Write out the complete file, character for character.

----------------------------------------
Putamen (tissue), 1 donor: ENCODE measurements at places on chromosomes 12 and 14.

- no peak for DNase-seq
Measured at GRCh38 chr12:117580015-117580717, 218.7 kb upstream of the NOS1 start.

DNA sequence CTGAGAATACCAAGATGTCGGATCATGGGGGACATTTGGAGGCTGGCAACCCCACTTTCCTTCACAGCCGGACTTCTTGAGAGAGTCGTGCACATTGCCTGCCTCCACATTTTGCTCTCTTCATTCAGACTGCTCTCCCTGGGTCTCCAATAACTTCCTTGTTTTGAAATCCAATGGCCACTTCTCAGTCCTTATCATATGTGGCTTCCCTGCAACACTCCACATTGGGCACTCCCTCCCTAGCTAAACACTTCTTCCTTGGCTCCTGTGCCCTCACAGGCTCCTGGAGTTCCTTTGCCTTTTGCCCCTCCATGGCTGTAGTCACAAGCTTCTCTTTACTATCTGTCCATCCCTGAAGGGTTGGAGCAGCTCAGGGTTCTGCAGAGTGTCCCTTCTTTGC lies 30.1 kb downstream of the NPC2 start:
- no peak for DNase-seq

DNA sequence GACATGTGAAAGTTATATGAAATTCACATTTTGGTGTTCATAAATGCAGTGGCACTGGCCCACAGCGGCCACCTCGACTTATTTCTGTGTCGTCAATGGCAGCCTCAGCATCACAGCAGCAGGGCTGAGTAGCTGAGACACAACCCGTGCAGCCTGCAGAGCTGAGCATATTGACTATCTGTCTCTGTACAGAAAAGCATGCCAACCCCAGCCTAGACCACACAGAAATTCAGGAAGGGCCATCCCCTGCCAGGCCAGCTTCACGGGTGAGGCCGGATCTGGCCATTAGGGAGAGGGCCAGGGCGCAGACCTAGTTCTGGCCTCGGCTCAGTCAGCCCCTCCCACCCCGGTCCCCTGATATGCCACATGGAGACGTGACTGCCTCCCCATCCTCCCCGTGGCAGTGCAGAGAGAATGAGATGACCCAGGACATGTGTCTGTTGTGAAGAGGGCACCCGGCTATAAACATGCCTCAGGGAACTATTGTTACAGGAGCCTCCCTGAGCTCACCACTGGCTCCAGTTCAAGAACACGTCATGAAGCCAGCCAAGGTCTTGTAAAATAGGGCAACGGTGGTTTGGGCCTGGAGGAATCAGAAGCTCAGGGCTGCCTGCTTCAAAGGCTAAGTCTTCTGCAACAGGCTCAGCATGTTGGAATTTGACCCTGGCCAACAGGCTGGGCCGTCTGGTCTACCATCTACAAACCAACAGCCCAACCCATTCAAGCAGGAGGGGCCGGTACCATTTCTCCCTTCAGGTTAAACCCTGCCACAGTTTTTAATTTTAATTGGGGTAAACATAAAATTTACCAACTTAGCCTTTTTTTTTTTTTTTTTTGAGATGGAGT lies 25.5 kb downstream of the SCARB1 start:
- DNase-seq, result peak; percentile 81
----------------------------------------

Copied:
Putamen (tissue), 1 donor: ENCODE measurements at places on chromosomes 12 and 14.

- no peak for DNase-seq
Measured at GRCh38 chr12:117580015-117580717, 218.7 kb upstream of the NOS1 start.

DNA sequence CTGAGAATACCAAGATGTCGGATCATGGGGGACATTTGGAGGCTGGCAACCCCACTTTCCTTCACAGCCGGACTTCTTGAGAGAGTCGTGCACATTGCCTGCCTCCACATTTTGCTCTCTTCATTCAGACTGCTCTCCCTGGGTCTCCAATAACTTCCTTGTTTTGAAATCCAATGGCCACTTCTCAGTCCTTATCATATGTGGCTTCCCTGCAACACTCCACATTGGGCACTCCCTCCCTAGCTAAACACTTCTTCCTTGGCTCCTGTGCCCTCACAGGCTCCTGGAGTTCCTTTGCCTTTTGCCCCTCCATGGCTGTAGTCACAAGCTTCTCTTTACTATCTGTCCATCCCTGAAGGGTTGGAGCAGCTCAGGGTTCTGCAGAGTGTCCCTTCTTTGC lies 30.1 kb downstream of the NPC2 start:
- no peak for DNase-seq

DNA sequence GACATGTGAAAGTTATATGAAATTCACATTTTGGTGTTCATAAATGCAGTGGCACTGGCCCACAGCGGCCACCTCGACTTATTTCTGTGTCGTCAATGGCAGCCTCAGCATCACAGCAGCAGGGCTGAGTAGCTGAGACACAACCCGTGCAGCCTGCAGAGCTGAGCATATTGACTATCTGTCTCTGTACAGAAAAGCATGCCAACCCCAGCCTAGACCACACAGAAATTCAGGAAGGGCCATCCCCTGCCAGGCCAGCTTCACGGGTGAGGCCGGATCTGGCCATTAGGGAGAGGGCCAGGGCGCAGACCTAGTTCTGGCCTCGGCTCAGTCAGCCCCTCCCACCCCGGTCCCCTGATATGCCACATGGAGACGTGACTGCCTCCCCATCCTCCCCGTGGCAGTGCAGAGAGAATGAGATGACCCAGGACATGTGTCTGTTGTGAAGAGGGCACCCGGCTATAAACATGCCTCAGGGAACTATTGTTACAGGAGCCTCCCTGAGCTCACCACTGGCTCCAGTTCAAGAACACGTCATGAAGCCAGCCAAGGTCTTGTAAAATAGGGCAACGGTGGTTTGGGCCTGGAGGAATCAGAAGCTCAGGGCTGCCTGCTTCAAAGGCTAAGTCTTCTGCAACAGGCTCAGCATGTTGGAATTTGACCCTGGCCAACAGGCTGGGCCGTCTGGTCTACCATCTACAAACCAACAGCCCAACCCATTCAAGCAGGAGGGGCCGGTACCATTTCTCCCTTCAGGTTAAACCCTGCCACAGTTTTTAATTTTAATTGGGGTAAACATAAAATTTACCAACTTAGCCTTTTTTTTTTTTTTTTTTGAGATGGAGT lies 25.5 kb downstream of the SCARB1 start:
- DNase-seq, result peak; percentile 81